“Vapers have little chance of being allowed to attend COP9, which is evident in the UK with applications by consumer groups NNA (New Nicotine Alliance) and INNCO just recently being rejected while anti-vaping organizations like the University of Lush being allowed,” he said.

Dunnie said their only hope is to put pressure on elected representatives to demand that the FCTC make COP more transparent and to take a more evidence-based approach, which is the case at COP26 on environment.

He contended that -Cigarettes are not tobacco products, and it is debatable whether they fall within the FCTC’s remit at all.

On why the United Kingdom (UK) wields more power in the tobacco control regulations Dunnie said that the UK as the global leader in tobacco control has been an active contributor to the implementation of the FCTC, including provision of financial support to the FCCC2030. A total of £50 million.

More recently, the UK has also pledged to become the WHO’s largest state donor, with 30 percent funding increase to £340 million in UK funding over the next four years.

“In addition to this the UK approaches to vaping and novel tobacco products are at the forefront of efforts to curb non-communicable disease (NCDs). The UK has unique opportunity to champion its progressive, successful and evidence-based domestic policies on tobacco harm reduction on a global stage. The UK is also a world leader in this field and must fully embrace this transition, whereas in previous years the UK’s delegation to FCTC COP has been obligated to the bow to the consensus of the European Union’s post Brexit,” he said.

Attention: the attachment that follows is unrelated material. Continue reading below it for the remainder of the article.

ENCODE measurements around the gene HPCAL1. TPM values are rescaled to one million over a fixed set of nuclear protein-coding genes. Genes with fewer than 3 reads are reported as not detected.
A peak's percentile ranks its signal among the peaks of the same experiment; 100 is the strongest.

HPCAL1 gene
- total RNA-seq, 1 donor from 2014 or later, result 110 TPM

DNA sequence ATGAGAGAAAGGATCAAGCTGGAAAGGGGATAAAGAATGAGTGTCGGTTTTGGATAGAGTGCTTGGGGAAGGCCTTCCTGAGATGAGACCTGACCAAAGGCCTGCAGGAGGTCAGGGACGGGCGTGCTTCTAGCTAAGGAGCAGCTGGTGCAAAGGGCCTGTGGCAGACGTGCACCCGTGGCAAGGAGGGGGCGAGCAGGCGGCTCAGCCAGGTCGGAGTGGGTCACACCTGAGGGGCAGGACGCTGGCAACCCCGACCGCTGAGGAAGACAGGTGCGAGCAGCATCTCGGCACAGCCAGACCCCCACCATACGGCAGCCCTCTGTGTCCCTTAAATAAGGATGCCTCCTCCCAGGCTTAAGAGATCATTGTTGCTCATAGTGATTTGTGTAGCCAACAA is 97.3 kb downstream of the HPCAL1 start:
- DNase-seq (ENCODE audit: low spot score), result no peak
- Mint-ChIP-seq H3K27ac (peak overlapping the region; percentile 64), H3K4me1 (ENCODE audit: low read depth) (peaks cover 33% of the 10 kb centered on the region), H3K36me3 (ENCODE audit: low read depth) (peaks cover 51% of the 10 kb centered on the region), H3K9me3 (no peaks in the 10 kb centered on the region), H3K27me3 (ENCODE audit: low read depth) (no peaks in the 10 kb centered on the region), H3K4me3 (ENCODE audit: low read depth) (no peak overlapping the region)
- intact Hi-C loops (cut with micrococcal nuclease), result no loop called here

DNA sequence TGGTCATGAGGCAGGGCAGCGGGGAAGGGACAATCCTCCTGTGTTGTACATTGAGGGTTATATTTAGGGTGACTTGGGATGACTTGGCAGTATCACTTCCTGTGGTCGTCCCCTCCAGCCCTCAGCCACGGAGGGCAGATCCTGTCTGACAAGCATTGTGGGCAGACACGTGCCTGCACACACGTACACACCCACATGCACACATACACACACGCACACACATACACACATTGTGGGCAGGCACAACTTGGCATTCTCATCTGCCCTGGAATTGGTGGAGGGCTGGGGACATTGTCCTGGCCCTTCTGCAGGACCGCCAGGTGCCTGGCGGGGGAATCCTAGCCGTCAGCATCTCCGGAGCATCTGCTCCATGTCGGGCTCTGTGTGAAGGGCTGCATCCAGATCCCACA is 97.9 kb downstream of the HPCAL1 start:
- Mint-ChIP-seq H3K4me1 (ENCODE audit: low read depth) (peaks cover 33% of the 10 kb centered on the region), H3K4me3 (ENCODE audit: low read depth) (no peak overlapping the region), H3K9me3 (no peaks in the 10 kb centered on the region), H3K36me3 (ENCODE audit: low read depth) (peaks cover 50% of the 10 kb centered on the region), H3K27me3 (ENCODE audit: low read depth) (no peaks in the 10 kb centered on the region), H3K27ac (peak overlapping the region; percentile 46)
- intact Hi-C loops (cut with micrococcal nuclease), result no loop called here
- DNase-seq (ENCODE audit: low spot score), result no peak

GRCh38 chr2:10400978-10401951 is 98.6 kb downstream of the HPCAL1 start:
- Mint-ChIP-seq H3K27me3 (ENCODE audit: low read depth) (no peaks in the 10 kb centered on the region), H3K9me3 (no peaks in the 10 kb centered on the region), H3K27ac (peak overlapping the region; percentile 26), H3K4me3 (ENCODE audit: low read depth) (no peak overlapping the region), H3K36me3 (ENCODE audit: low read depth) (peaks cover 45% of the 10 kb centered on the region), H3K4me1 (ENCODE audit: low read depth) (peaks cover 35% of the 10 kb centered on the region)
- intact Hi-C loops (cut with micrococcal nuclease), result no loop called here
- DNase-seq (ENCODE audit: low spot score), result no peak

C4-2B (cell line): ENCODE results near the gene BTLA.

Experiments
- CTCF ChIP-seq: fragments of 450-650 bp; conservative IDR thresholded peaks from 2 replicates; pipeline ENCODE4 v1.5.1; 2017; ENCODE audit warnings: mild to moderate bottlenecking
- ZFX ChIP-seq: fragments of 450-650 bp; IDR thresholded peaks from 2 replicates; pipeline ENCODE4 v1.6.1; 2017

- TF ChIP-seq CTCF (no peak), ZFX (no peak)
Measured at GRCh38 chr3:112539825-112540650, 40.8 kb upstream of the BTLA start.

In her presentation titled “Tobacco Harm Reduction: Roles of ENDS”, Professor Marewa Glover of New Zealand disclosed that her country was one of the first countries to pass a comprehensive smoke free environment law in 1990.

Glover said back then, tobacco control was focused on reducing harm of smoking and of being exposed to second hand smoke, but over the last three decades tobacco control has become more and more inflexible.

“The focus of the convention on tobacco control has similarly become extremely prudish, so much so that they are looking at eliminating the plant altogether. So, along with the UK as New Zealand, it’s our hope that we will have our representatives to talk about what we have done in New Zealand,” she said.

Another panellist, Clive Bates, observed that WHO sets the tone for health issues across the globe and how each country should be doing certain things.

Bates argues that the FCTC approach is largely exhortation, citing Article 6 of the policies, which talks about price and tax measures.

The article reads, “Without prejudice to the sovereign right of the parties to determine and establish their taxation policies, each party should take account of its national health objectives concerning tobacco control and adopt or maintain, as appropriate, measures which may include Implementing tax policies and, where appropriate, price policies, on tobacco products so as to contribute to the health objectives aimed at reducing tobacco consumption.”

Bates said there is enough evidence that suggests that compared with the status quo, replacement of cigarettes by E-Cigarette over a 10-year period yields 6.6 million less deaths with 86.7 million fewer life years lost in the optimistic scenario. Under pessimistic scenario, 1.6 million premature deaths are predicted with 20.8 few life years lost.